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Minister Peluso and Queen Silvia of Sweden discuss child protection

In celebration of the National Day to Combat Sexual Abuse and Exploitation of Children and Adolescents, on May 18, the Chief Justice of the Brazilian Federal Supreme Court (STF)and presidente of the National Council of Justice, Minister Cezar Peluso, and Queen Silvia of Sweden opened the “First Encounter on National Experiences for Hearing the Testimony of Children and Adolescents in Brazilian courts”.

The opening ceremony was held in the Grand Hall of the Supreme Court (STF) in the presence of journalists, guests and the chairman of the organization Childhood Brazil, Rosana Camargo de Arruda Botelho, who, along with the National Council of Justice (CNJ), promoted the meeting.

The “First Meeting” was held between January 18 and May 20 in Brasilia with the participation of 150 judges, prosecutors, public defenders and technicians from around the country to exchange experiences and discuss less invasive methods to listen to children and adolescents who are victims or witnesses of sexual violence.

May 18

The National Day to Combat Sexual Abuse and Exploitation of Children and Adolescents, May 18, has been introduced by Federal Law 9.970/2000 in honor of the girl Araceli Sanchez, age 8, who in 1973 was kidnapped, raped and killed in Vitória, Espirito Santo. Since then, the date provides reflection and mobilization to combat sexual violence against children and adolescents throughout the country.

The President of the Federal Supreme Court (STF) opens the meeting sponsored by the National Council of Justice (CNJ) and Childhood Brazil.

"Child is father to the man. Therefore, to respect the rights of children today is to invest in the training of responsible citizens of tomorrow". With this thought, the president of the Supreme Court (STF) and of the National Council of Justice (CNJ), Minister Cezar Peluso, opened the “First Encounter on National Experiences for Hearing the Testimony of Children and Adolescents in Brazilian courts”.

In his speech, Minister Peluso noted that since taking office as president of the STF and the CNJ, he has prioritized actions to enhance citizens' access to a speedier justice. According to Minister Peluso, such actions include "joining efforts in task forces to solve pending cases, and to spread the Maria da Penha law on prevention and combat of violence against women as well as the national campaign against bullying in schools.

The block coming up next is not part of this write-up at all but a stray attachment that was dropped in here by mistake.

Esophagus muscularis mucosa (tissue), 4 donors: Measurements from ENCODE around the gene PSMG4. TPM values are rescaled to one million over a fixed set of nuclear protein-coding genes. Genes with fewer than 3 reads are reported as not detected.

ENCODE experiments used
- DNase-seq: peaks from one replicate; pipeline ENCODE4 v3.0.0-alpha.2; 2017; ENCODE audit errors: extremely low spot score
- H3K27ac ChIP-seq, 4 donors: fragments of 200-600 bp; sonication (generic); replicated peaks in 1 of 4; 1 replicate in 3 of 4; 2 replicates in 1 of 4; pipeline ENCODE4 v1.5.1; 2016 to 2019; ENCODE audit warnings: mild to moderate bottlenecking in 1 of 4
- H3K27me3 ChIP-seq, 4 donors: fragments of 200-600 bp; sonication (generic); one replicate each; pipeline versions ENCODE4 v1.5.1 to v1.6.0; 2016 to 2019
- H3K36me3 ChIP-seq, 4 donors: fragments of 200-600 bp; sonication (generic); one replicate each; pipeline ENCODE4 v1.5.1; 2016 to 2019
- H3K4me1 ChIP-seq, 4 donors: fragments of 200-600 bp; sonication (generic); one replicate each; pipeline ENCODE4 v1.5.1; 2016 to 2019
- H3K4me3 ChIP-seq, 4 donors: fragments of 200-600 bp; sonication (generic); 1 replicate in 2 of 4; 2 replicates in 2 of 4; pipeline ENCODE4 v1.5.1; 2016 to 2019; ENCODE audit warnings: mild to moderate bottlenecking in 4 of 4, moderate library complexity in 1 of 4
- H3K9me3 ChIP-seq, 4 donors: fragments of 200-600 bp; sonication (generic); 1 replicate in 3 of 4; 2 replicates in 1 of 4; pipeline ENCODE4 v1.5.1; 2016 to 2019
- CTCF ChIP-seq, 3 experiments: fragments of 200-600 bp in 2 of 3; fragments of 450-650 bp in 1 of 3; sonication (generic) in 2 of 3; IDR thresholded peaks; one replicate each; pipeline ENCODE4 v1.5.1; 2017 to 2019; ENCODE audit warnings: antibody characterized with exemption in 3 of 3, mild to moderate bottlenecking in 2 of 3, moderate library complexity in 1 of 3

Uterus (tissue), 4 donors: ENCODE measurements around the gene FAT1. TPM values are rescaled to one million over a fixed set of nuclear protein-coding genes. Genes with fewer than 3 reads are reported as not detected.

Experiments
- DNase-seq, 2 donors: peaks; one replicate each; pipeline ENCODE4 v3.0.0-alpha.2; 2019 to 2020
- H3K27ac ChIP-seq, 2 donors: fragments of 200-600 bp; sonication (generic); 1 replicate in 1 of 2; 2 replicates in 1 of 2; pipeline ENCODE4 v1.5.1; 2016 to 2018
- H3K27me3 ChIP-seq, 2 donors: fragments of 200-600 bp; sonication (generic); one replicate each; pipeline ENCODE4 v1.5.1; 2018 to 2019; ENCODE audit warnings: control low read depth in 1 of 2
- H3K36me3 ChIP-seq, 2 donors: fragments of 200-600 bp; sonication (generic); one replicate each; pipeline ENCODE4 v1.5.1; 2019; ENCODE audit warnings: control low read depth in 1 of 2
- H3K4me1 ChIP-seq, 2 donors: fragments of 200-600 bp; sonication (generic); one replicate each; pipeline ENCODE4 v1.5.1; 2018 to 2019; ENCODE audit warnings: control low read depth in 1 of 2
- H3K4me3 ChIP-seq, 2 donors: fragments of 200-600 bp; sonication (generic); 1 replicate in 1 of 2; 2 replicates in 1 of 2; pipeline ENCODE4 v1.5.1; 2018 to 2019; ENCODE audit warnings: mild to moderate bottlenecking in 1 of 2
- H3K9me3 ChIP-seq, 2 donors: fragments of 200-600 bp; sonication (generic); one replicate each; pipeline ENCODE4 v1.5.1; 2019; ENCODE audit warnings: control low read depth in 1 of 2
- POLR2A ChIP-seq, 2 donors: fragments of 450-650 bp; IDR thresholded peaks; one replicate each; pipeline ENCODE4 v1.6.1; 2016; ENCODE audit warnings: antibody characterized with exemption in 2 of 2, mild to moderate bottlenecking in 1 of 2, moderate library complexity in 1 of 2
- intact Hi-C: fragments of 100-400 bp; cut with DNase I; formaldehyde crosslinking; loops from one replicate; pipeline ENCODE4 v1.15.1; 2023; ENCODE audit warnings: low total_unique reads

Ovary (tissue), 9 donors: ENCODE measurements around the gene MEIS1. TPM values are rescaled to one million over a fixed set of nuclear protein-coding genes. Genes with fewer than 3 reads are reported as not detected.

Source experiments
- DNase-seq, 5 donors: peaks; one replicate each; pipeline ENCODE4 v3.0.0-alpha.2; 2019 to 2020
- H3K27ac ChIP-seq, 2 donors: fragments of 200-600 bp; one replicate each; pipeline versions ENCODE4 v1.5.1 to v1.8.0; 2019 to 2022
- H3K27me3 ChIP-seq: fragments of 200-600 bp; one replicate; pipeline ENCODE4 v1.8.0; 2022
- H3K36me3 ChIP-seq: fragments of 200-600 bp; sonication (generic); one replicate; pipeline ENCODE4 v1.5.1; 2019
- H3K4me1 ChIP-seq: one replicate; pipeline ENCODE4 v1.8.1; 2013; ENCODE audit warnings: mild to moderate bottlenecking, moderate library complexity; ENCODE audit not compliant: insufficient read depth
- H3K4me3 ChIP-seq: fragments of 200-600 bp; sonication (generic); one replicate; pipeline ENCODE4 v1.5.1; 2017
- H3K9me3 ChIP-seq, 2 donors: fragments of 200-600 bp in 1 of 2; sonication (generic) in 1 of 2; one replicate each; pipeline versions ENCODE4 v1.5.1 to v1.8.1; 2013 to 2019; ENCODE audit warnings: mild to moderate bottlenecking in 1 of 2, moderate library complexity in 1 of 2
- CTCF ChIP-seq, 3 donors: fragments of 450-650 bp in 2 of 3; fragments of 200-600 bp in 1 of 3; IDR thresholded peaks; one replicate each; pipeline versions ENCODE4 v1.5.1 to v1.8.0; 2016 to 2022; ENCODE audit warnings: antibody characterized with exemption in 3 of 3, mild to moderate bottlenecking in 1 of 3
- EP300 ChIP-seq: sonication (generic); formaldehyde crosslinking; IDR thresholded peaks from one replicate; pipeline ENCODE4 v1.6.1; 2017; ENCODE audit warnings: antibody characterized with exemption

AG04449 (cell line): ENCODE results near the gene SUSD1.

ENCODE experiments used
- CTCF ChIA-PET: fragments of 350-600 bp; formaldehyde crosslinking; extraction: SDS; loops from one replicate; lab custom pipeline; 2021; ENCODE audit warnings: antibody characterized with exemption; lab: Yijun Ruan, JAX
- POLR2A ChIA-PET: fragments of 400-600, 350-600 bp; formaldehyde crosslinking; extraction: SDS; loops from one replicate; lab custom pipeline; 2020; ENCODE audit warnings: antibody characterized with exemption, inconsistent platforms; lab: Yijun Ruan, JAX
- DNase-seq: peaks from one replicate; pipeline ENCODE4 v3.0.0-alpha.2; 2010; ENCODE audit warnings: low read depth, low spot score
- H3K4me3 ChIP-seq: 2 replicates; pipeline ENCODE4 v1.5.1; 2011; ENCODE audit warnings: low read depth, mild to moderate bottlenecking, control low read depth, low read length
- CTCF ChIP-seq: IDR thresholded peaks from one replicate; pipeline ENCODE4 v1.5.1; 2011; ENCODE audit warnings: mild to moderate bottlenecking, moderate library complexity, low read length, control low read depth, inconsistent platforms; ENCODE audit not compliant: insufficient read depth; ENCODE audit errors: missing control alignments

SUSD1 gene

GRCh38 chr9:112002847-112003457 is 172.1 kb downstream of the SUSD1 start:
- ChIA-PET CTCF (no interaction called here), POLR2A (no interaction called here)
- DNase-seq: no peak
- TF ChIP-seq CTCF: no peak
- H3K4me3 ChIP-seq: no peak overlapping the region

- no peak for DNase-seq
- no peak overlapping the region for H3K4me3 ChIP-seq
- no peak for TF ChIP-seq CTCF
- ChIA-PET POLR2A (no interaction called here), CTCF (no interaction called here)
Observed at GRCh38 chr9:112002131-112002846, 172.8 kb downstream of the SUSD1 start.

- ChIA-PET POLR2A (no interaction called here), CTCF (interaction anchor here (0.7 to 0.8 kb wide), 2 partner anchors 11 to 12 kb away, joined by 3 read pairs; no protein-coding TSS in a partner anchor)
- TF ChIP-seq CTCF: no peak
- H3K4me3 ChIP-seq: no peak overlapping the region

In that sense, the Minister stressed the importance of ensuring the rights of children and adolescents, especially of those in the delicate situation of being a witness to or a victim of sexual crimes. Peluso feels that providing certain conditions for these children to be heard in court stops "these victims from having to go through unnecessary repetition, often shocking, of several depositions, before the police or forensic technicians".

In closing his speech, Minister Cezar Peluso highlighted the rights of children as a process of hope for building the future and cited the Argentine poet Jorge Luis Borges, for whom "hope is nothing more than a longing for the future that we have not".

World Childhood Foundation and the search for a childhood free of abuse and sexual exploitation

In her speech, Queen Silvia of Sweden said that "to forget is to accept and to remember is to fight". It was with this statement that she thanked Minister Peluso "for everything you are doing for the children." Her first remark was quoted as the slogan chosen by Brazilian organizations to mark this May 18. "(That theme) synthesizes a new attitude that we want to spread throughout society and fits perfectly for the occasion of this meeting" she said.